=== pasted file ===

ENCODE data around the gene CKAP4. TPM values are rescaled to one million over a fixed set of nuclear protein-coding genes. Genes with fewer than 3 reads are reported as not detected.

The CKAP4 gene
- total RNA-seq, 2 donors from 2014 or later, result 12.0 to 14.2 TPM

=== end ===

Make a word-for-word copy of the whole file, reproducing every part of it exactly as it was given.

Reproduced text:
ENCODE data around the gene CKAP4. TPM values are rescaled to one million over a fixed set of nuclear protein-coding genes. Genes with fewer than 3 reads are reported as not detected.

The CKAP4 gene
- total RNA-seq, 2 donors from 2014 or later, result 12.0 to 14.2 TPM